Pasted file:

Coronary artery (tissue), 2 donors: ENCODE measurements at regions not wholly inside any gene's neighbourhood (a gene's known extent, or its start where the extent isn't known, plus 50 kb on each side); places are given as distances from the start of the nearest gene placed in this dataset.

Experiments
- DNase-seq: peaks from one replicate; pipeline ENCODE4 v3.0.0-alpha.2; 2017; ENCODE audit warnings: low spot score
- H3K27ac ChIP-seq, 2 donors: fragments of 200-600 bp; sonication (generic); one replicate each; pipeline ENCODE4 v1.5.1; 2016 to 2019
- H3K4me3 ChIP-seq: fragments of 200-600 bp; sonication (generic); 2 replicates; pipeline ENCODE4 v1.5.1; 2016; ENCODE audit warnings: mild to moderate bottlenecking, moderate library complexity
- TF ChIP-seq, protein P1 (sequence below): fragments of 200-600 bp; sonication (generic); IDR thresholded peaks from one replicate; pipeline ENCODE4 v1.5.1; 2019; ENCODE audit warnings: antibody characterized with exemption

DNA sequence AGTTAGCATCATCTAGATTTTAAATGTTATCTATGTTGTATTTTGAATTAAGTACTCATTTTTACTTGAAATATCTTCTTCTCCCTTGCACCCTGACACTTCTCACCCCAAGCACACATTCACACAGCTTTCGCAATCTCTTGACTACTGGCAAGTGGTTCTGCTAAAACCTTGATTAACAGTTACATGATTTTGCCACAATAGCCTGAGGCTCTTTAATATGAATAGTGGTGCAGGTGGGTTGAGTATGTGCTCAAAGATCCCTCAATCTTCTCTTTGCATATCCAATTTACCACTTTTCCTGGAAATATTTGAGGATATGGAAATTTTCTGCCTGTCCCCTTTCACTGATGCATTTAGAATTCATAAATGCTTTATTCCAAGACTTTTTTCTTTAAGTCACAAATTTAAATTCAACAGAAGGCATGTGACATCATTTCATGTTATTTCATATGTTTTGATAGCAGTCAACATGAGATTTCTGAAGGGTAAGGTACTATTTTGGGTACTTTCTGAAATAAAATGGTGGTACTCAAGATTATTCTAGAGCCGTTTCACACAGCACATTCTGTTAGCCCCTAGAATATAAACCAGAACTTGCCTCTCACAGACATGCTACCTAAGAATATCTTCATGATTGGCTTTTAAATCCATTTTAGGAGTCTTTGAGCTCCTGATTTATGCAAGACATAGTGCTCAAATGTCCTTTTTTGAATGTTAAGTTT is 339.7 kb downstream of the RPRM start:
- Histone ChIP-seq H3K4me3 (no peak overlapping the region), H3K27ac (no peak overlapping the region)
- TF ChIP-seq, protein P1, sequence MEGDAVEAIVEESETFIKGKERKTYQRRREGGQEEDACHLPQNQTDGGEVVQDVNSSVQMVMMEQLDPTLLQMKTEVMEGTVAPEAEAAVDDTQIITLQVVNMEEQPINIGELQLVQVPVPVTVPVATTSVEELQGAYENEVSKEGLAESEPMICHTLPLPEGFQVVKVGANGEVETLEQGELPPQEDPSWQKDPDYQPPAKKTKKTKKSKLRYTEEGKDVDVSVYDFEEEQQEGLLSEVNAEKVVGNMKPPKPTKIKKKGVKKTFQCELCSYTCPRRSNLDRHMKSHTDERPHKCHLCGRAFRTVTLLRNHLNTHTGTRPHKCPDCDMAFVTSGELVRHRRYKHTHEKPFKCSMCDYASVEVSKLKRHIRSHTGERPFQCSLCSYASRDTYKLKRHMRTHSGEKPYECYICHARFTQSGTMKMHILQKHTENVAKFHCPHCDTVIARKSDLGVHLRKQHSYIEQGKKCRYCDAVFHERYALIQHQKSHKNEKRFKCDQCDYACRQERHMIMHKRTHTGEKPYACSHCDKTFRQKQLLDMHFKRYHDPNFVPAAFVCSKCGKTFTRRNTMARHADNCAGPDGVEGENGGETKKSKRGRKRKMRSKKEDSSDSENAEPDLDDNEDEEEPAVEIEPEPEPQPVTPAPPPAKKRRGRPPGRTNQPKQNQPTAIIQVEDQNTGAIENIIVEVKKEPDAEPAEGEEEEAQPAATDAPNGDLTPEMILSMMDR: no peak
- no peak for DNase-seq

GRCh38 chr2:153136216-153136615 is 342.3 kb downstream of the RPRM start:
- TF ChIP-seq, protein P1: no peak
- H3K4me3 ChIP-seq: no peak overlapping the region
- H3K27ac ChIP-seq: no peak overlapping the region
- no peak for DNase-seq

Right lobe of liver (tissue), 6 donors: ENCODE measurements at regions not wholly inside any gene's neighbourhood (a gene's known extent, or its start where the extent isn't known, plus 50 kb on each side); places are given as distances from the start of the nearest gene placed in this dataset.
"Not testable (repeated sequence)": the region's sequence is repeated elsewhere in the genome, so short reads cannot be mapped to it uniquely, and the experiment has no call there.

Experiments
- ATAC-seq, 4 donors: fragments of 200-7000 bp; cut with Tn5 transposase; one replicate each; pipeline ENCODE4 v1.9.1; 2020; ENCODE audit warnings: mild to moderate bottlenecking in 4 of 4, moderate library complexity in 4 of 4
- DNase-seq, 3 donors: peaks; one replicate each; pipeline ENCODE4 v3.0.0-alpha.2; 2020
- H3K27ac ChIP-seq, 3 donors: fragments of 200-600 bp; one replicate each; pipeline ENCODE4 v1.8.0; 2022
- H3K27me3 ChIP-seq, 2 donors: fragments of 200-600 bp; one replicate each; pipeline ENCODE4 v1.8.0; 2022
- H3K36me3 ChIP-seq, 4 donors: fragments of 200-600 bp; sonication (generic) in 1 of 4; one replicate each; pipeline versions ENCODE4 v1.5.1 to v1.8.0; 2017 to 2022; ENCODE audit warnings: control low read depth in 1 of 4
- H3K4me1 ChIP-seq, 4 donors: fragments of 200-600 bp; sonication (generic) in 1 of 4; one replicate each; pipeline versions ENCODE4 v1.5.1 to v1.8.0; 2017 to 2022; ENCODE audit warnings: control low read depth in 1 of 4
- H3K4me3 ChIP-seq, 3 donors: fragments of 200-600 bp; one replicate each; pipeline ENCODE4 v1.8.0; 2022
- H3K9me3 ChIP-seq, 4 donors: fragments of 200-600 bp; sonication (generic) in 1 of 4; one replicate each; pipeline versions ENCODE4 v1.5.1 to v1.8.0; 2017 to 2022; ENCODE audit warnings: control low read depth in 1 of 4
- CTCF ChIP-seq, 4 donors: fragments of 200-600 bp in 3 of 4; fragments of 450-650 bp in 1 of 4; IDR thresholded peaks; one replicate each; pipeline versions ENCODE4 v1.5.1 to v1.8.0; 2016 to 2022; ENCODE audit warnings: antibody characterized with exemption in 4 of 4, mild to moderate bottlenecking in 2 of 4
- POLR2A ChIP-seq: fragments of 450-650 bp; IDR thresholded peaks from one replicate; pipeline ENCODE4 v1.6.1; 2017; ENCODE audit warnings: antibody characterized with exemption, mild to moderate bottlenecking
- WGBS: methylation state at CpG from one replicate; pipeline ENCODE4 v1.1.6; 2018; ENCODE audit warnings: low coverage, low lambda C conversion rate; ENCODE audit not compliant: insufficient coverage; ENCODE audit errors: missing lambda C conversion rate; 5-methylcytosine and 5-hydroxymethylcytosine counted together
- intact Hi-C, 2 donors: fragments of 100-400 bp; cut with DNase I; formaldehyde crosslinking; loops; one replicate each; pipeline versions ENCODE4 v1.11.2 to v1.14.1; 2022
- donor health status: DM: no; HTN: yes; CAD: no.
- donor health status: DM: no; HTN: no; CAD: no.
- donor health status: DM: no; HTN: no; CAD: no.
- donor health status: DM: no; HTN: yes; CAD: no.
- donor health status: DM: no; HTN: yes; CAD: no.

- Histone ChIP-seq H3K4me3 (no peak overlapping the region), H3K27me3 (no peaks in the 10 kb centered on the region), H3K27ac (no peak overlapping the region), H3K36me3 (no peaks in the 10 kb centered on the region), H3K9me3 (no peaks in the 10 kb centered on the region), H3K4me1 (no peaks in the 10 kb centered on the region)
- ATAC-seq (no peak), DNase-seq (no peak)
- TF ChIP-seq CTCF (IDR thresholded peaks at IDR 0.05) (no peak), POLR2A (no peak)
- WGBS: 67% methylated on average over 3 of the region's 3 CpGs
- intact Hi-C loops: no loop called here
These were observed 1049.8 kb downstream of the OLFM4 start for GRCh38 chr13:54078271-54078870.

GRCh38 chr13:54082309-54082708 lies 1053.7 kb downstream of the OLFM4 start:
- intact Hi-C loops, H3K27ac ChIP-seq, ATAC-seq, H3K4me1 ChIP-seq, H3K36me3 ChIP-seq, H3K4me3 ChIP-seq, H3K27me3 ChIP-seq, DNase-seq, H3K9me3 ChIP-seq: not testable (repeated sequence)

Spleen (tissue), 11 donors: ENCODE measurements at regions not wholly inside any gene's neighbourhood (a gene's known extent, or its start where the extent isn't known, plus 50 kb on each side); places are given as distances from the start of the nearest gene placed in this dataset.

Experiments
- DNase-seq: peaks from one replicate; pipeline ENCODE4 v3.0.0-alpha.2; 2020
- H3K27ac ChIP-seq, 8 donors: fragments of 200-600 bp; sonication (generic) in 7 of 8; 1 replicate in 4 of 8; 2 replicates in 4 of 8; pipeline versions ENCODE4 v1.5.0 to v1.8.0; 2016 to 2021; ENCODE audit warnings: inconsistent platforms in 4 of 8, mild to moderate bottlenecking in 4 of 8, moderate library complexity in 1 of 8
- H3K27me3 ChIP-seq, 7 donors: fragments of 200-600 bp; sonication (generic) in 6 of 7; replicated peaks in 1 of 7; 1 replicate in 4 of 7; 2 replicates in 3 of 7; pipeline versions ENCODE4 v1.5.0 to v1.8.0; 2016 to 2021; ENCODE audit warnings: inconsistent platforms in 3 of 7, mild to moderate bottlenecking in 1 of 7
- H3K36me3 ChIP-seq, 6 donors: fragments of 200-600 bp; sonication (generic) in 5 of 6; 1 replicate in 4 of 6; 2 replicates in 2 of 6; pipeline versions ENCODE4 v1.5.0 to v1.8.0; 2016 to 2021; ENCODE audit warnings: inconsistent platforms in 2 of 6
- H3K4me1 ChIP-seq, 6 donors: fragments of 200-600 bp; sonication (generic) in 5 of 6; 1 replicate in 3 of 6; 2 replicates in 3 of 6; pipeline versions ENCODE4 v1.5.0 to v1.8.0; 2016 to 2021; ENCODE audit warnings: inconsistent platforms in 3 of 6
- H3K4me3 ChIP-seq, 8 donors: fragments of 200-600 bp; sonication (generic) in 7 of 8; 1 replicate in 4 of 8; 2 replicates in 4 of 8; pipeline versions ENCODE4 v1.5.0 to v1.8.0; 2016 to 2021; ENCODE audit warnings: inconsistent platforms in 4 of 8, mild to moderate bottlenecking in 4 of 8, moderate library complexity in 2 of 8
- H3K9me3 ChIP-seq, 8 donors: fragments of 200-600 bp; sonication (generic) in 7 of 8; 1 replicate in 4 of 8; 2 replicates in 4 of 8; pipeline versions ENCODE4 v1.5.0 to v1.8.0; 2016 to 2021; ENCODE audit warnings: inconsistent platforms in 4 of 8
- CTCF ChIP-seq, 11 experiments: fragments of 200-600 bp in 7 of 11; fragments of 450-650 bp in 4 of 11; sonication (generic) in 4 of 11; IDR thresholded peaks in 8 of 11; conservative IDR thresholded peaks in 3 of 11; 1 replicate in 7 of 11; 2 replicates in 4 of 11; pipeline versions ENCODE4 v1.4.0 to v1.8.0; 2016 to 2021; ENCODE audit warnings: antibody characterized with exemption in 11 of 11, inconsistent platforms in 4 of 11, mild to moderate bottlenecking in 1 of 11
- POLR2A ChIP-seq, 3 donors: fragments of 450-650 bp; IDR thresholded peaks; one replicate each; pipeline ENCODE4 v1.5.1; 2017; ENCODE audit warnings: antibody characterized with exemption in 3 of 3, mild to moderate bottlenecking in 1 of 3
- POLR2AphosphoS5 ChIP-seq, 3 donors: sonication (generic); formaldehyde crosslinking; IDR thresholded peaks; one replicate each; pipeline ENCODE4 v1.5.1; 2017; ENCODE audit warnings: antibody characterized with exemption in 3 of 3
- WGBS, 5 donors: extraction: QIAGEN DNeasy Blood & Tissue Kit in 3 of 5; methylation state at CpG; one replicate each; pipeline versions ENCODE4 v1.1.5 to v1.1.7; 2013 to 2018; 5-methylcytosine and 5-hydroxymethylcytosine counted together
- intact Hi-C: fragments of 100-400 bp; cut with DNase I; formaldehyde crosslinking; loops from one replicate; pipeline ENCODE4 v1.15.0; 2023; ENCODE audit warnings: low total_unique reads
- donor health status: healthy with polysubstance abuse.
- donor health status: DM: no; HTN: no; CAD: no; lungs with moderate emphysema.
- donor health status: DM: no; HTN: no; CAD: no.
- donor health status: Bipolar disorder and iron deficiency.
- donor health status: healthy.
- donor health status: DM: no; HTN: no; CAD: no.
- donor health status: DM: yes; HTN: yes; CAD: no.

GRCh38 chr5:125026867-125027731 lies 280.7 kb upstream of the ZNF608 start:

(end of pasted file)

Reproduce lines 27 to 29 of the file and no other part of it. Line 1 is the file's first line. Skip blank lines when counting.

- CTCF ChIP-seq, 4 donors: fragments of 200-600 bp in 3 of 4; fragments of 450-650 bp in 1 of 4; IDR thresholded peaks; one replicate each; pipeline versions ENCODE4 v1.5.1 to v1.8.0; 2016 to 2022; ENCODE audit warnings: antibody characterized with exemption in 4 of 4, mild to moderate bottlenecking in 2 of 4
- POLR2A ChIP-seq: fragments of 450-650 bp; IDR thresholded peaks from one replicate; pipeline ENCODE4 v1.6.1; 2017; ENCODE audit warnings: antibody characterized with exemption, mild to moderate bottlenecking
- WGBS: methylation state at CpG from one replicate; pipeline ENCODE4 v1.1.6; 2018; ENCODE audit warnings: low coverage, low lambda C conversion rate; ENCODE audit not compliant: insufficient coverage; ENCODE audit errors: missing lambda C conversion rate; 5-methylcytosine and 5-hydroxymethylcytosine counted together